Home > The Rebel Prince (Royal Billionaires of Mondragón #5)(2)

The Rebel Prince (Royal Billionaires of Mondragón #5)(2)
Author: Jewel Allen

I sat in a chair across from my editor’s desk, trying not to drum my fingers in impatience. Ed Zwick was taking his time reading my most recent submission, his lips moving under his thin mustache. He was a small man, smaller than my five-foot-seven frame in stockinged feet, and deceptively weak-looking. He made a mark with his pencil on the first page of my story, licked his finger, and turned the page.

Beyond his shoulder, the afternoon beckoned like a promise. It looked like a nice day, perfect for a little stroll or taking the dog for a walk. Not that I had a dog. Someday, maybe, when things settled down. Mama had offered for me to still get a dog, and she said palace staff could watch it whenever I was busy or traveling, but I wasn’t about to delegate a living thing to employees.

I had been in my office for too long, hunched over my computer, which would no doubt horrify my finishing school teacher, Madame Volaire. She’d have said having a deadline didn’t justify it.

I was sore, sleep-deprived, a little punchy, truth to tell, but ridiculously happy. I had just finished my story—one I had wrangled with for over a week just to get the sources right, and here it was, in my editor’s hands. I was sure I had some corrections, but I would survive them. Always had.

Ed ran his tongue over his overbite. “Well,” he said. “Well.”

“Is that a good well or a bad well?”

He raised his eyes to mine. “I need you to start over.”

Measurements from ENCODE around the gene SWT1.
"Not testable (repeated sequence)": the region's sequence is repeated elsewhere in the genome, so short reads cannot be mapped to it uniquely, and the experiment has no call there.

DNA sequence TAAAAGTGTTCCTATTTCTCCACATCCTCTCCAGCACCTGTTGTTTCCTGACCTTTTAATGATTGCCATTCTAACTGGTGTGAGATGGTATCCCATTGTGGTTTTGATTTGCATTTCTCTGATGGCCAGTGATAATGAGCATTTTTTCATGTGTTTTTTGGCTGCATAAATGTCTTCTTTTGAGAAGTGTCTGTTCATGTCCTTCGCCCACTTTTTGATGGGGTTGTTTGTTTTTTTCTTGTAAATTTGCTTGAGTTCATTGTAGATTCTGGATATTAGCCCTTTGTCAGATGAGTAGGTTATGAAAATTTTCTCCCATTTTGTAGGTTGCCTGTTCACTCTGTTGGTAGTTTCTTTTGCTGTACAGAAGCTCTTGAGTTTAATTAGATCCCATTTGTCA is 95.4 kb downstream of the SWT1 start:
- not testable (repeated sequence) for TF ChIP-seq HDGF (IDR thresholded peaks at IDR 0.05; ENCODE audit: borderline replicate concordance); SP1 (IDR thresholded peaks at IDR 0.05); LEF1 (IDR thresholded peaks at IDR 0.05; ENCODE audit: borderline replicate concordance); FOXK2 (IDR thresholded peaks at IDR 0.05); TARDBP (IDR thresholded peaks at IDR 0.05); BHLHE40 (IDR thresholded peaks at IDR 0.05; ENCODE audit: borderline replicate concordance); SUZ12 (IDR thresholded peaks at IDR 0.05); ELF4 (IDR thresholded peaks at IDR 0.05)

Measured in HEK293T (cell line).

I froze, my fingers clutching at the chair arm. “St-start over?” I stammered.

“Yes, my dear. This isn’t the story I asked you to do. I wanted a profile, and this has too much…bite. I mean,” he made quotes with his fingers, “‘extortion practices’? ‘Corrupt procedures’?”

“I was quoting their detractors.”

“Precisely. Maybe you shouldn’t quote detractors and instead soften the blow a little. We want the truth, but we don’t want to alienate prominent…advertisers.”

“Is that what this is about?” I said, crossing my arms over my chest. “Appeasing the advertisers?”

Ed tapped his pencil on his desk. It made a dull, hollow sound. “You know I’m all for journalistic integrity. But if we blow off our funding mechanism, that’s no good either. If I were you, I’d get cracking.”

I snatched my draft with as much grace as I could muster and left his office. Along the way, I passed Quill’s desk. A junior reporter, she was typing furiously on her laptop. She raised her head, her dark fringe of bangs obscuring an eye.

“Did he love it?” she asked.

I clutched the papers in my hand. “He wants me to rewrite the whole thing.”

“Whaaaat?” She twitched her nose and shoved her glasses onto the bridge. “But it was good.”

“Apparently, too good,” I quipped. “Anyway, I better get finished. I have—” I gasped as I looked at my Fitbit. I looked back at Quill, who was watching me curiously. “I’m leaving for that Cuban assignment tonight. I haven’t even packed.”

“Can’t you just ask your royal personal assistant?”

“If I had one. You know I don’t roll that way.”

She smiled. “That’s why I liked you so much from day one.”

“I still need to finish my story, though. Ugh. I’ll worry about it later.”

Blowing at her bangs, Quill cocked her head. “Tell you what,” she said. “I wanna give you an early Christmas present. I can run to your place and pack your bag.”